When the Minister of Transportation, Steven Del Duca, announced the termination of an environmental assessment for the Greater Toronto Area (GTA) West Corridor in December of 2015, those who cherish the earth in Ontario gave a great sigh of relief. The proposed 50 kilometer-long expressway planned to slash through entirely environmental and agricultural zones, much of which is protected by the Greenbelt. The plan was a salt tipped dagger on Lake Ontario.
Some 2,000 acres of this Class One Foodland in Vaughan is protected by the Greenbelt and was the proposed GTA West Corridor’s likely route. The Greenbelt was established here to protect the headwaters of the Humber River in the Boyd Park area near Kleinberg that were being threatened by pavement.
The GTA West Corridor would go through the heart of one of Canada’s largest remaining areas of Class One farmland with good heat units. These are the last of the best food-growing lands that can still be seen from Toronto’s CN Tower. In 1980 Environment Canada calculated that most of Canada’s best farmlands could be seen from here. Now, very few remain to be seen.
It is difficult to imagine a more cherished landscape in Canada to be ravaged by an expressway than the Greenbelt around Vaughan. The Class One farmlands here are around the precious nature education centers of Boyd Park and the Kortright Center for Conservation. They also buffer the McMichael Art Gallery which celebrates the artistic legacy of the Group of Seven. This is the landscape that caused the great Canadian author Pierre Berton to award Premier Dalton McGinty a walking stick for his creation of the Ontario Greenbelt.
The GTA West Corridor threatens the basic hope for ecological recovery in the Greater Toronto Region. Western Lake Ontario is already experiencing disturbing signs of salt pollution; and much of the hope for the lake’s health is the key indicator species, the Atlantic Salmon, which lies directly in the proposed highway’s path.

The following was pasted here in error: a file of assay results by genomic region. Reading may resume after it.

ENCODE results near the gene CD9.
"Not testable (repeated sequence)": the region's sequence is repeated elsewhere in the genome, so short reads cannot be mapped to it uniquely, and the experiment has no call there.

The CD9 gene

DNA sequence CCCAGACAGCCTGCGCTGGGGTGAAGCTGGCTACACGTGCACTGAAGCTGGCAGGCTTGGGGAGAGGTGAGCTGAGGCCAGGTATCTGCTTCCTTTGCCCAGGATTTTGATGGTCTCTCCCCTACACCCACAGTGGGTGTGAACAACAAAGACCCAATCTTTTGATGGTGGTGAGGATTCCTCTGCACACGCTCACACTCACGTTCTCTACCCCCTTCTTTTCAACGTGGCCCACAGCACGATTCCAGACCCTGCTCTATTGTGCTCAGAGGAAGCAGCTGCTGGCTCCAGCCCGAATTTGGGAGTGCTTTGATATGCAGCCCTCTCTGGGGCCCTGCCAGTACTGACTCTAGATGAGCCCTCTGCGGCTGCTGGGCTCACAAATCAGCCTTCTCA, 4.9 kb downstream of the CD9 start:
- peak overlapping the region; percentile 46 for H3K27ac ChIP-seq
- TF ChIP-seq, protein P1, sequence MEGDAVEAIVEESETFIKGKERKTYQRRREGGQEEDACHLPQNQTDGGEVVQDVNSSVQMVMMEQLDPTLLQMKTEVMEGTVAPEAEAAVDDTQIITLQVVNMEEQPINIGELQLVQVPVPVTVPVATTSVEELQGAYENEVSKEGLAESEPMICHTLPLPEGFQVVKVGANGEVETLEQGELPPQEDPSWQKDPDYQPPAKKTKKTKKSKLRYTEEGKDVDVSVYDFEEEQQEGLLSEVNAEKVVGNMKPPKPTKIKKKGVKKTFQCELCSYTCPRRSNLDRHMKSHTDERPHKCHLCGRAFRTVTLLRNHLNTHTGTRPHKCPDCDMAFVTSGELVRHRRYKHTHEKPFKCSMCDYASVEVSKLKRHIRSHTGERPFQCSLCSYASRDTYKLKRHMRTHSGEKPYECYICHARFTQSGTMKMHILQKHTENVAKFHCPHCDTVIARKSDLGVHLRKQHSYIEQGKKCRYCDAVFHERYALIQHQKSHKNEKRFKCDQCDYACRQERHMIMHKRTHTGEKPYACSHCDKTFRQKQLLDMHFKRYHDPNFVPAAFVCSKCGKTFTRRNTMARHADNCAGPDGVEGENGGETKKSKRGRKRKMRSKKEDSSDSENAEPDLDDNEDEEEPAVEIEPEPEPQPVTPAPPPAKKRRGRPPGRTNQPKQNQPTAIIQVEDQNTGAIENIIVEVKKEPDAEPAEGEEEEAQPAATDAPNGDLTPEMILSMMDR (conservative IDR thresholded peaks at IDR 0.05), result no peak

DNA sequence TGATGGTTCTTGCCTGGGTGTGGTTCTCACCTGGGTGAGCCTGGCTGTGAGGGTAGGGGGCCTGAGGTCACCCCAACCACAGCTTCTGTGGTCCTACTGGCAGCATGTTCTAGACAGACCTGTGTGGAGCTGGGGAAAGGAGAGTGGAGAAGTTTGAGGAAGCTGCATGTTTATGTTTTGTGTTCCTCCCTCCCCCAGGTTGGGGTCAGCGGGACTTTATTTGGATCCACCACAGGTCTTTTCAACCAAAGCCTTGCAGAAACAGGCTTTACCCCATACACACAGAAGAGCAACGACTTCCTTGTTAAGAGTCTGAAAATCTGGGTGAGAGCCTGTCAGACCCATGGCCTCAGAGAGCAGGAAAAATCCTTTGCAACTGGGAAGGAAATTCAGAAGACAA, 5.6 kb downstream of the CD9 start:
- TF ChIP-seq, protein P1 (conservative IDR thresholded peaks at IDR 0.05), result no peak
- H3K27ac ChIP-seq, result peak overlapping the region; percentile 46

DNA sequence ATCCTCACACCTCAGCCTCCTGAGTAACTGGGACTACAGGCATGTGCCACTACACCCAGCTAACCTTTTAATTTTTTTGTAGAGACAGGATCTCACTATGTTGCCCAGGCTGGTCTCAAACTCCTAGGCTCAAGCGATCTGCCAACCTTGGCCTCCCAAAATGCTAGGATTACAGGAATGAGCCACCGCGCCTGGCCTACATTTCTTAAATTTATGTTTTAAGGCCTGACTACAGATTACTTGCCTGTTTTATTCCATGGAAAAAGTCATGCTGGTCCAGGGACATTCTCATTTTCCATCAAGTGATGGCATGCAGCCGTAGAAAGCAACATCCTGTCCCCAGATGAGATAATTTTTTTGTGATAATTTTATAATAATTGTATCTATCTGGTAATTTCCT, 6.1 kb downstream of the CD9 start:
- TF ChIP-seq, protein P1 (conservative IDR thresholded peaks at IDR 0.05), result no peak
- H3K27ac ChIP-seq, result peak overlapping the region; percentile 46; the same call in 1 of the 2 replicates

Few realized the abundance of the Atlantic Salmon in Lake Ontario before it was wiped out in the late 19th Century. One of the areas where Ontario’s native salmon is beginning to recover is the Credit River. Many of its tributaries, most notably Black Creek, are wild trout and salmon rivers — and are threatened by burial via the GTA West Corridor.
Expressways are a terrible threat to the survival of cold-water fish and amphibians. In winter and spring they unleash a deadly spray as far as a thousand meters wide full of salt and deadly chemicals from auto fluids, such as antifreeze. While salt pollution is a common plague — wiping out, for instance, the fish in Pickering’s Frenchman’s Bay — harmful chemicals are further broadcast through expressway spray through high-speed massive trucks and can be an especially horrendous vector for contamination of our waters and wetlands.
When in December 2015 the Minister of Transportation, Steven Del Dua, announced the termination of the GTA West Corridor, a new hope for the province appeared in store. The proposal was the last remaining big expressway going through an environmental review since the 407 was constructed in the 1990s. Hopes were especially high among environmentalists that this was a new, greener direction for the province. The announcement stressed the inappropriateness of the estimated $5 billion project in terms of Ontario’s commitment to take positive action to avert impacts of climate change.
Since the 1990s, there has been an effective moratorium on the building of major new expressways. Del Duca’s cancellation is based in part because of the commitment of Ontario to make its transportation investments fit into a positive strategy to steer the province in an appropriate direction to counter the threat posed by climate change. It appeared to be part of a wise direction by the province.
Although Premier Doug Ford, by coupling his decision with attacks on federal carbon taxes, gives the resurrection of the GTA West Corridor the gloss of climate change denial, his decision is sadly popular among municipal politicians who dominate the Peel and Halton Regions. The decision to build the expressway is popular with the Brampton Municipal Council carried by Patrick Brown, which refused provincial funding to build a light transit line. The entire region would benefit from a public transit system — the city of Georgetown being the largest urban area in Canada without a bus system.
The same Brampton politicians who on October 28, 2015 condemned Del Duca’s offer to fund the Hurontario Light Rail Transit system, denounced his cancellation of the GTA West Corridor a month later. Neglect of transit infrastructure in Vaughan, Peel and Halton region is behind much of the anticipated demand used to justify the GTA West Corridor. It is urgently hoped that the new consultations planned for this Fall by the province will be an occasion to show support for those who care for the planet and to call the Ford government to rebury this scheme.